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Advanced Git Log: Filtering and Custom Formatting

The “git log” is the most popular command in Git Bash that is considered for checking commit histories in the projects. It is beneficial when users want to see who has contributed to the projects, find bugs in the projects, and resolve them. Interestingly, “git log” offers various options for filtering and custom formatting to display required logs only rather than the whole history.

The write-up will discuss:

How to Filter and Custom Format Git Log in Git?

Various flags/options can be used for filtering and custom formatting of displaying the Git log history. We have implemented several examples below to demonstrate them practically. Let’s dive into it!

Example 1: Display Commits in Custom Formatting

For displaying the commits in custom formatting with name, hash, and data, you can use the “–pretty=format” flag with the command. Here, “%cn” is the commit name, “%h” is the commit hash, and “%cd” is the commit date:

git log --pretty=format:"%cn added %h on %cd"


The above output displays the commit history with the name “added”, and hash “on” along with the commit date.

Example 2: Display Commits Using –decorate Flag

The “–decorate” flag categorizes the Git log history with all references like Git branches and tags pointing to each commit. For this purpose, execute the following command:

git log --decorate


Example 3: Display Commits Using -p Flag

The “-p” flag is used to display the difference between the previous and new commit changes. In simple words, it displays the actual changes. For that purpose, see the below-provided command:

git log -p


As you can see the difference between previous and new commits has been listed.

Example 4: Display Commits Using “shortlog”

The “shortlog” is an option that gives a quick look at the log commits message along with the author’s name. To obtain this type of result, run the below-given command:

git shortlog


Only commit messages with the author’s name have been listed.

Example 5: Display Commits Using –graph Flag

To display the commit history in an ASCII graph, use the “–graph” flag. The graph shows the branch structure of the commit’s history, making it easier to understand for users which commit belongs to the particular branch. Let’s execute the provided command for better understanding:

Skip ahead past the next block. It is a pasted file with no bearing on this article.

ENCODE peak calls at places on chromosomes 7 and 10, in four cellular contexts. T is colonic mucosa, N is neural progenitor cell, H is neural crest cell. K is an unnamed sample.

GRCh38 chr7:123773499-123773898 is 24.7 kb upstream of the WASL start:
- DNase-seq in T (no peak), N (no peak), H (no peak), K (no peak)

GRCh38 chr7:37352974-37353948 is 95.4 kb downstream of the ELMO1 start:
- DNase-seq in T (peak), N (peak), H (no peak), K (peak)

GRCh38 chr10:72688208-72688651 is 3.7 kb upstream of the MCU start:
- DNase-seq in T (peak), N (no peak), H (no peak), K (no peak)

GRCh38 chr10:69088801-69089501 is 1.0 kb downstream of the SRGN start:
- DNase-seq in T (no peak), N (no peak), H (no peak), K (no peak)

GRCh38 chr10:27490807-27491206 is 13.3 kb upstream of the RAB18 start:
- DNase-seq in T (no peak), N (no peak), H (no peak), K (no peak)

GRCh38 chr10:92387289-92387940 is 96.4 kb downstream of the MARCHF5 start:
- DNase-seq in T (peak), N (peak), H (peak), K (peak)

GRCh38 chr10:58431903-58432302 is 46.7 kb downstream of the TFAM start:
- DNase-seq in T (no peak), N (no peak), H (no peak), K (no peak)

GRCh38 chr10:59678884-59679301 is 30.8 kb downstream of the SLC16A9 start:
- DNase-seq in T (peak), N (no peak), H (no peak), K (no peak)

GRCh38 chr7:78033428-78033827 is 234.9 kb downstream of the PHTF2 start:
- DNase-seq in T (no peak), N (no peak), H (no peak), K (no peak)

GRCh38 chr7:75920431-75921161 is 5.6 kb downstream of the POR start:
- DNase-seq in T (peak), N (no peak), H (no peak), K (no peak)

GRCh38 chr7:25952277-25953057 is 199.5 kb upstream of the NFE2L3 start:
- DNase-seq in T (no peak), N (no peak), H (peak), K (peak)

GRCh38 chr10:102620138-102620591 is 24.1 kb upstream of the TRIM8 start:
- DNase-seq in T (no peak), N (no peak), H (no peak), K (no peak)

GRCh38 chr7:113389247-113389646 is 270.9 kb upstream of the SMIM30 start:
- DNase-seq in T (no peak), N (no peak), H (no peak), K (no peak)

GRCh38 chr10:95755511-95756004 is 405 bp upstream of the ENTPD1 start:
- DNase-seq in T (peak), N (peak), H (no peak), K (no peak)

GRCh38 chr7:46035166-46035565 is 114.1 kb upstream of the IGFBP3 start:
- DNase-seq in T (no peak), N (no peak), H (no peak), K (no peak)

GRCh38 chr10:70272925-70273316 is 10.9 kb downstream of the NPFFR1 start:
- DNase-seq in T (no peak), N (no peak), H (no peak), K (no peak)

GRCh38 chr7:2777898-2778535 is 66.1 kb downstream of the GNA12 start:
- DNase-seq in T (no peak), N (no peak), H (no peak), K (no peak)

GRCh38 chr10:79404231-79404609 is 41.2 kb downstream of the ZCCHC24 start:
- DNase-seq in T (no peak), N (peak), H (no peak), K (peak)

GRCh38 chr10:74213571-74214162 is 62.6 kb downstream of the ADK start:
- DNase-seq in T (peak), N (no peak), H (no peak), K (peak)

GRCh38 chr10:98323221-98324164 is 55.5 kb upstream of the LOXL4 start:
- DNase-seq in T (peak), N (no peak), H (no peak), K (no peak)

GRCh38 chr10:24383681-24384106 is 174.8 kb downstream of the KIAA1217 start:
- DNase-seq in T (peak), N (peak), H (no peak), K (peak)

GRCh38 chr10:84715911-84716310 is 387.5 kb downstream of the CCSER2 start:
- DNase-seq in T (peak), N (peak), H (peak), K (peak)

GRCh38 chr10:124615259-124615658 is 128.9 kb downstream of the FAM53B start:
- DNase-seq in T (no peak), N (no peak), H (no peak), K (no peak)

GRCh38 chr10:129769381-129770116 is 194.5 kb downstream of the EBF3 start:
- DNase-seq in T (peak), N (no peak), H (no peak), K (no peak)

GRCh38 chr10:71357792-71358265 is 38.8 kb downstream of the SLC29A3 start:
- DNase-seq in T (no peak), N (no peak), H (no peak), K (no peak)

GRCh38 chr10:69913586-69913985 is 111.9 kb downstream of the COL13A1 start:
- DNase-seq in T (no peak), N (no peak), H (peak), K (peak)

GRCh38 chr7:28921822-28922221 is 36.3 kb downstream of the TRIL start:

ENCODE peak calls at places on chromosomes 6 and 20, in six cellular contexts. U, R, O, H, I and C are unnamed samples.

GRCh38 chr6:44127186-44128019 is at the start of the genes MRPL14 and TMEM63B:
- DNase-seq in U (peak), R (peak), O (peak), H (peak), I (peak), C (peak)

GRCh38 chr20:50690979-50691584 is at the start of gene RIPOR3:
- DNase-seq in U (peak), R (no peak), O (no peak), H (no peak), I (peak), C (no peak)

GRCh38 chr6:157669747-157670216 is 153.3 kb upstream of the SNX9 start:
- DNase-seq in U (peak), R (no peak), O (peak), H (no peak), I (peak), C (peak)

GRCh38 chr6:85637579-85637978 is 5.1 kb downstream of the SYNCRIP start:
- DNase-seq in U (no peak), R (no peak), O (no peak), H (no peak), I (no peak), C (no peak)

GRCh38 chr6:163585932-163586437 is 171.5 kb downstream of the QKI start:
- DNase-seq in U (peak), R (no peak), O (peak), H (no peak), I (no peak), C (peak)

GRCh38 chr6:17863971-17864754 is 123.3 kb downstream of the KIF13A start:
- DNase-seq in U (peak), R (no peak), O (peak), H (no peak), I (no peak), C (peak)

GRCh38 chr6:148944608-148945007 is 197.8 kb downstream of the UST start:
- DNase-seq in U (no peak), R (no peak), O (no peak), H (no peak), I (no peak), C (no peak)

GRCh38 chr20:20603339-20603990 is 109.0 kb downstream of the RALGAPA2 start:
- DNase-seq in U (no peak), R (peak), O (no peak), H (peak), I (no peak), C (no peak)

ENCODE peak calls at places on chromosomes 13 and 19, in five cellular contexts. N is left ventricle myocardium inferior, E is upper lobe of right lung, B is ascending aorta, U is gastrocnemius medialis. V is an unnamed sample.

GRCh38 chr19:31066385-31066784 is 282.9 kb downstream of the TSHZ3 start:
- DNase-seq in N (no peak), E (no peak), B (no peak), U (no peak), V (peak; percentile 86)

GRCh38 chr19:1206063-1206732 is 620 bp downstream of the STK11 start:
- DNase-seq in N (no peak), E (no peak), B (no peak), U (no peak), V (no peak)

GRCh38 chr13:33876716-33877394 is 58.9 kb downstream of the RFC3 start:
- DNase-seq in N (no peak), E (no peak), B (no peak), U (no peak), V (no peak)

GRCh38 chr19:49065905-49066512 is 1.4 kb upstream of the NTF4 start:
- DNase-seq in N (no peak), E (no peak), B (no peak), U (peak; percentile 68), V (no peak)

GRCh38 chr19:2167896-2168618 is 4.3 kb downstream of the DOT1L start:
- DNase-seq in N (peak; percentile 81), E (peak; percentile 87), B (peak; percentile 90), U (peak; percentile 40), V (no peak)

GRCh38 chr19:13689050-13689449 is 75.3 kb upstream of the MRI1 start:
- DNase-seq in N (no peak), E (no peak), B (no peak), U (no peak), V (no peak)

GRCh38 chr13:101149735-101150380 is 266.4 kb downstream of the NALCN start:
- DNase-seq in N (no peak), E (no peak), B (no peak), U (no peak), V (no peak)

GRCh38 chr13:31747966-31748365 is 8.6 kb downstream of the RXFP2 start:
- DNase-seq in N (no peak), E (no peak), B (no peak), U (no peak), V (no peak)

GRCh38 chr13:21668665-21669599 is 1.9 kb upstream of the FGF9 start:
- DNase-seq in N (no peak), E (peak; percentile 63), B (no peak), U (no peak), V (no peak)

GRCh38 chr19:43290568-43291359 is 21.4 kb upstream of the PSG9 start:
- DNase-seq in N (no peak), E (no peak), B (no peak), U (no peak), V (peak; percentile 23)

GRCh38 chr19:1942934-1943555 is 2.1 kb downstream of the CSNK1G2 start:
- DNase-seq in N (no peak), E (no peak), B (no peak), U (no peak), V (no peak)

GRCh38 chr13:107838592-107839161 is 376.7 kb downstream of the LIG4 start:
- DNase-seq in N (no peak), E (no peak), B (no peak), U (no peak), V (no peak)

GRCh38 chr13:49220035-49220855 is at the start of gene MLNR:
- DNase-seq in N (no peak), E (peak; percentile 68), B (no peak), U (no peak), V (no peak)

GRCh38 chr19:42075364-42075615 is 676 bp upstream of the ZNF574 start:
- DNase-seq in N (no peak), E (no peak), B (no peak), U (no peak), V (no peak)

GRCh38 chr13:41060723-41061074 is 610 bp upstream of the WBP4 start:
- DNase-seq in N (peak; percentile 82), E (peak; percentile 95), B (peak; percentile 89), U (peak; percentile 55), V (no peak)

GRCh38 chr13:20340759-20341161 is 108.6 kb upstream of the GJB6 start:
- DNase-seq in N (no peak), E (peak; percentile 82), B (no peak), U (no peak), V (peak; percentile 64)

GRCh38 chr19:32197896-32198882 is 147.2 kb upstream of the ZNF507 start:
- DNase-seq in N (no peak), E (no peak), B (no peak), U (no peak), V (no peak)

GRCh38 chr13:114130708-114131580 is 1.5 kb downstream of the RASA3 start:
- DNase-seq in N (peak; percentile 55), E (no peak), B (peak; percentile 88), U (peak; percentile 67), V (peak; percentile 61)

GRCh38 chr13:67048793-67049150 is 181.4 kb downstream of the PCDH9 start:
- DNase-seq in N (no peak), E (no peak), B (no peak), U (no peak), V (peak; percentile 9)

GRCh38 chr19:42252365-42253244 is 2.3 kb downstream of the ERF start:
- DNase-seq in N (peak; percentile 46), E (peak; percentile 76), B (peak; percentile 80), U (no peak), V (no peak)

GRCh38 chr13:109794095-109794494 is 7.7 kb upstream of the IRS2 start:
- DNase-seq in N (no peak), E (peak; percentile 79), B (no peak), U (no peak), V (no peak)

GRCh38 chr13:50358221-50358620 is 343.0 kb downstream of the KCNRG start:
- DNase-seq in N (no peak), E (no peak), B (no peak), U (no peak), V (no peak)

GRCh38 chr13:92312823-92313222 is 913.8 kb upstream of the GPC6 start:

git log --graph


Example 6: Display Commits Using –oneline Flag

The “–oneline” flag displays each Git log in one line. To get its results, run the below-mentioned command:

git log --oneline


The Git log has been listed in one line.

Example 7: Display Amount of Most Recent Commits

Likewise, if the users want to display the most recent logs, they can simply use the hyphen “” with the number of logs. For instance, the provided command displays the most recent logs:

git log -3


Example 8: Display Commits By Date

In order to display the commits from a particular date to onward, use the “–after=” tag and specify the desired date:

git log --after="2023-23-8"


Only the log history after the date “2023-23-8” has been listed.

Example 9: Display Commits By Author Name

For displaying the applied commits by the particular author, use the “–author=” and give the author’s name. The below command will display the commits having author name “Mateen”:

git log --author="Mateen"


Example 10: Display Commits By Message

The user can also match the commits message with the support of the “–grep” flag. Suppose the message you want to search is “file added”. For that purpose, see the below command:

git log --grep="file added"


The commits that match with the given message “file added” are listed.


The “git log” is the command that is used for displaying the commit histories that happened in the projects. To filter and custom format these log histories, multiple flags/options are available for the “git log” command. By following this guide, you can check Git log filtering and custom formatting options implemented with practical examples.

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Source: linuxhint.com

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